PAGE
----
Invention: Eyeball stiffener - Reproduced with kind permission of Jeremy Webb (Editor) New Scientist
* 16:39 21 October 2008
* NewScientistnews service
* Justin Mullins
The blinding disease keratoconus affects as many as one person in 435, striking between the ages of 10 and 20.
It involves a progressive thinning of the cornea which then bulges into a cone shape, causing severe visual impairment that can only sometimes be corrected with contact lenses.
But now David Paik and colleagues at Department of Ophthalmology at Columbia University, New York, say a solution containing sodium nitrite ions could provide a simple treatment.
Daily application causes collagen fibres in the cornea to bond together, creating a supporting scaffold within the outer layers of the eye. Once diagnosed and treated, the stiffer cornea would prevent the condition progressing, they say.
Eyeball stiffening has previously been shown to work by German researchers. But that method involves scraping the top layer of cells from the cornea before applying a solution that must be fixed using strong UV light.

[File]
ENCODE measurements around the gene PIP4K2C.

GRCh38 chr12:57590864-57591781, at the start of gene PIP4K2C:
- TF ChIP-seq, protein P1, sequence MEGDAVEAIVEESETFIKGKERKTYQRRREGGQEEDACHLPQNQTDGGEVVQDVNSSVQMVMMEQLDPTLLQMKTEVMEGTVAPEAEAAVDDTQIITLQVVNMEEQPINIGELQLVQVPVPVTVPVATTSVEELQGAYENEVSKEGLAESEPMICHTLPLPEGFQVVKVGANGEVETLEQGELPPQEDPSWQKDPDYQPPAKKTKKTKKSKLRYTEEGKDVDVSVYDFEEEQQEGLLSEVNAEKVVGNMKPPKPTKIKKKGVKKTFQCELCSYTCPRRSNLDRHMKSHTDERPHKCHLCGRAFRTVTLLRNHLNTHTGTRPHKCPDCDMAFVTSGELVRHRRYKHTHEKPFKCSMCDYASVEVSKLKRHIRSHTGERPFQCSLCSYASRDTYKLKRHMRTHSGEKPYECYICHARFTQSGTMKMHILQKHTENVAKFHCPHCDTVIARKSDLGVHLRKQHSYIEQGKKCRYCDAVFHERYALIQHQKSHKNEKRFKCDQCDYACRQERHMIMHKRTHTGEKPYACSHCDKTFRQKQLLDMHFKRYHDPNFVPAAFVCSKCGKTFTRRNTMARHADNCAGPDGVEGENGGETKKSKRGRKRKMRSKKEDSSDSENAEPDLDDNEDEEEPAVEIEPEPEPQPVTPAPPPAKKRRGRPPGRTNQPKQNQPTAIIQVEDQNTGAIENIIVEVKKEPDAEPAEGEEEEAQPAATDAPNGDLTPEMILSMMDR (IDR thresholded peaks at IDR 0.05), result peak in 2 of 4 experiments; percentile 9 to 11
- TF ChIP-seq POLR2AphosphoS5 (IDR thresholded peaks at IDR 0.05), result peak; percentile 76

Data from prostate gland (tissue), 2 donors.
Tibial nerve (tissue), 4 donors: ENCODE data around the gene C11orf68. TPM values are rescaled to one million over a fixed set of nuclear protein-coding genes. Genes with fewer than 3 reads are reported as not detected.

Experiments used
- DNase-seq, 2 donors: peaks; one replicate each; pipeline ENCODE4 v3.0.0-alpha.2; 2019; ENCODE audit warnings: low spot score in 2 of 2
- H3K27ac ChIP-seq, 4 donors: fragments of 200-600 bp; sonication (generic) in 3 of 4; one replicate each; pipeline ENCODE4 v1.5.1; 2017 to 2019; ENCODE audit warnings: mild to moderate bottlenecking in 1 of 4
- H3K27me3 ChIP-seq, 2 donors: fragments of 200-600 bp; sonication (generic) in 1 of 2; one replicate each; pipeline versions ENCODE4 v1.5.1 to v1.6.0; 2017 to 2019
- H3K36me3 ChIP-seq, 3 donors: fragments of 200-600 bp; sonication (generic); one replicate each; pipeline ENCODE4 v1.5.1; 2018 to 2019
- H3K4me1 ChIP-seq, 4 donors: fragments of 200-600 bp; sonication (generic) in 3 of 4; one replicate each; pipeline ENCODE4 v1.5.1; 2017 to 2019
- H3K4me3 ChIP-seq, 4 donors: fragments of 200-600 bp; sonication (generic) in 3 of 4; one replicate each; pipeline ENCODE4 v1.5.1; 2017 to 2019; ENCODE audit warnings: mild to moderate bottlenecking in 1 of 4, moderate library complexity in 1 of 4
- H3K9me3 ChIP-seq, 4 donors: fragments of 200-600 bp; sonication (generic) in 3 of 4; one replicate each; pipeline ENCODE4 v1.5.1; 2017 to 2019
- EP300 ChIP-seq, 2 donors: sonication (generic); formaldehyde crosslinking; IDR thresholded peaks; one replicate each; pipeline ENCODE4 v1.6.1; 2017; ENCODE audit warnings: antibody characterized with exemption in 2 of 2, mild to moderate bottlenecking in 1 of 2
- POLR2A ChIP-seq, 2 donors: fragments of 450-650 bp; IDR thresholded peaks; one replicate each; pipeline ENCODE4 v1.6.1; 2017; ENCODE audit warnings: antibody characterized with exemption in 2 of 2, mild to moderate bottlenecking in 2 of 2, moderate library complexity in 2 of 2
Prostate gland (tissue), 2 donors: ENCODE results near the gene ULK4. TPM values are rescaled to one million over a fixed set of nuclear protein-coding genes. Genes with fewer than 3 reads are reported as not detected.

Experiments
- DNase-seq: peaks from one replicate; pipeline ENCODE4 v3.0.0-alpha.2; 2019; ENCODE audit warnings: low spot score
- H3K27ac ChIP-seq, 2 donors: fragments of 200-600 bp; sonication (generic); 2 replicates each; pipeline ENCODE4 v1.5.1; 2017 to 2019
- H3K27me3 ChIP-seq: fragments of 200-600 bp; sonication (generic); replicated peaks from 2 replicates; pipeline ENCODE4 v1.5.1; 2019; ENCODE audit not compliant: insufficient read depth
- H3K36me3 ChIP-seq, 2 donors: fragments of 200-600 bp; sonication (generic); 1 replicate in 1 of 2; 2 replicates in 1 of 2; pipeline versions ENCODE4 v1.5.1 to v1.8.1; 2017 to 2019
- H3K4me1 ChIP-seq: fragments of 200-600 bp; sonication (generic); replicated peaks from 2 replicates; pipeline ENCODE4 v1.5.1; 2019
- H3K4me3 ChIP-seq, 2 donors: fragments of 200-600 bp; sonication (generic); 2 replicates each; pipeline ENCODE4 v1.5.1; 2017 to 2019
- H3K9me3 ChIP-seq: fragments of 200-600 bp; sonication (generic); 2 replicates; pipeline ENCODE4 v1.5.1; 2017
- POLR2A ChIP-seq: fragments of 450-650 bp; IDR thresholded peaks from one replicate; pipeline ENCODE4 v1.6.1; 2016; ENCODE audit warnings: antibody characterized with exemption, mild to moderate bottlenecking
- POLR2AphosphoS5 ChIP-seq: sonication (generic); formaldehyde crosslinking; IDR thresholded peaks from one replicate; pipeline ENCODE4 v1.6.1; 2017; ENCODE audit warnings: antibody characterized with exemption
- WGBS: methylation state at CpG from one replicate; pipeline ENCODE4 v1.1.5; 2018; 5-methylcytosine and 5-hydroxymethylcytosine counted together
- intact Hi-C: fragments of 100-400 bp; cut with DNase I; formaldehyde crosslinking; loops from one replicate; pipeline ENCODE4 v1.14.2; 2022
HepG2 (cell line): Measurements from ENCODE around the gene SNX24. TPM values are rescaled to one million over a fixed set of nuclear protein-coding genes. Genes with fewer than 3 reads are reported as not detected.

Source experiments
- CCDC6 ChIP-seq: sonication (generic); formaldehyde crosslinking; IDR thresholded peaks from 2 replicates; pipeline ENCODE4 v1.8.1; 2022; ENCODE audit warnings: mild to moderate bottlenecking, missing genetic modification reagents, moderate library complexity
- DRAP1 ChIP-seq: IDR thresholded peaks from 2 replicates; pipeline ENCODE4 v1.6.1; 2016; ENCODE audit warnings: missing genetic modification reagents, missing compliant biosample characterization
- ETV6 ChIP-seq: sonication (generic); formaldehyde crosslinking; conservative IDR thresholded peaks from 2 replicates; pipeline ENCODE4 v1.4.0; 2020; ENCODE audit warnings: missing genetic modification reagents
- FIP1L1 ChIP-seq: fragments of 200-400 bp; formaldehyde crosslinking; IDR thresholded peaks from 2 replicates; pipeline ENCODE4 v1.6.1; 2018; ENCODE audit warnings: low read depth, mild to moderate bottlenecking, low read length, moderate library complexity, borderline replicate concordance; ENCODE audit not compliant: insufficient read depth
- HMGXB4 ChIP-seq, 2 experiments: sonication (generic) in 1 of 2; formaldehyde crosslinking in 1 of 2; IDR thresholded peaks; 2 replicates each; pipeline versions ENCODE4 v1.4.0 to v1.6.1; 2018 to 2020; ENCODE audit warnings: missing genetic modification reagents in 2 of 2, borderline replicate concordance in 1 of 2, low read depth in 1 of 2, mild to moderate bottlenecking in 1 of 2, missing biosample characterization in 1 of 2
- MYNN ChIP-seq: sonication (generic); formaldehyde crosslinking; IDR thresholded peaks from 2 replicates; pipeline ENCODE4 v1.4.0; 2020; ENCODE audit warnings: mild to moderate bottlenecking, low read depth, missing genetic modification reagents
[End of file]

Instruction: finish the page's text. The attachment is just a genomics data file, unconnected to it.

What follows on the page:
Neither the scraping nor the UV light do the eye any good, preventing that approach from receiving FDA approval, says the Columbia team.
But the friendlier sodium nitrite solution is able to soak through to the collagen-rich layer and can be applied by patients at home, they say.
It could also be also used to stabilise the eyesight of patients with severe myopia, or short-sightedness, caused by other conditions in which the cornea changes shape, such as some types of glaucoma.
Title: METHOD OF STABILIZING HUMAN EYE TISSUE BY REACTION WITH NITRITE AND RELATED AGENTS SUCH AS NITRO COMPOUNDS
A method for stabilizing collagenous eye tissues by nitrite ion treatment. The topical stiffening agent contains sodium nitrite in a buffered balanced salt solution and can be applied to the surface of the eye on a daily basis for a prolonged period. The pH of the sodium nitrite solution can be lowered to speed the effect. Application of the solution results in progressive stabilization of the corneal and scleral tissues through non-enzymatic cross-linking of collagen fibers. The nitrite can penetrate into the corneal stroma without the need to remove the corneal epithelium. In addition, ultraviolet light is not needed to activate the cross-linking process. The resulting stabilization of corneal and scleral tissues can prevent future alterations in corneal curvature and has utility in diseases such as keratoconus, keratectasia, progressive myopia, and glaucoma.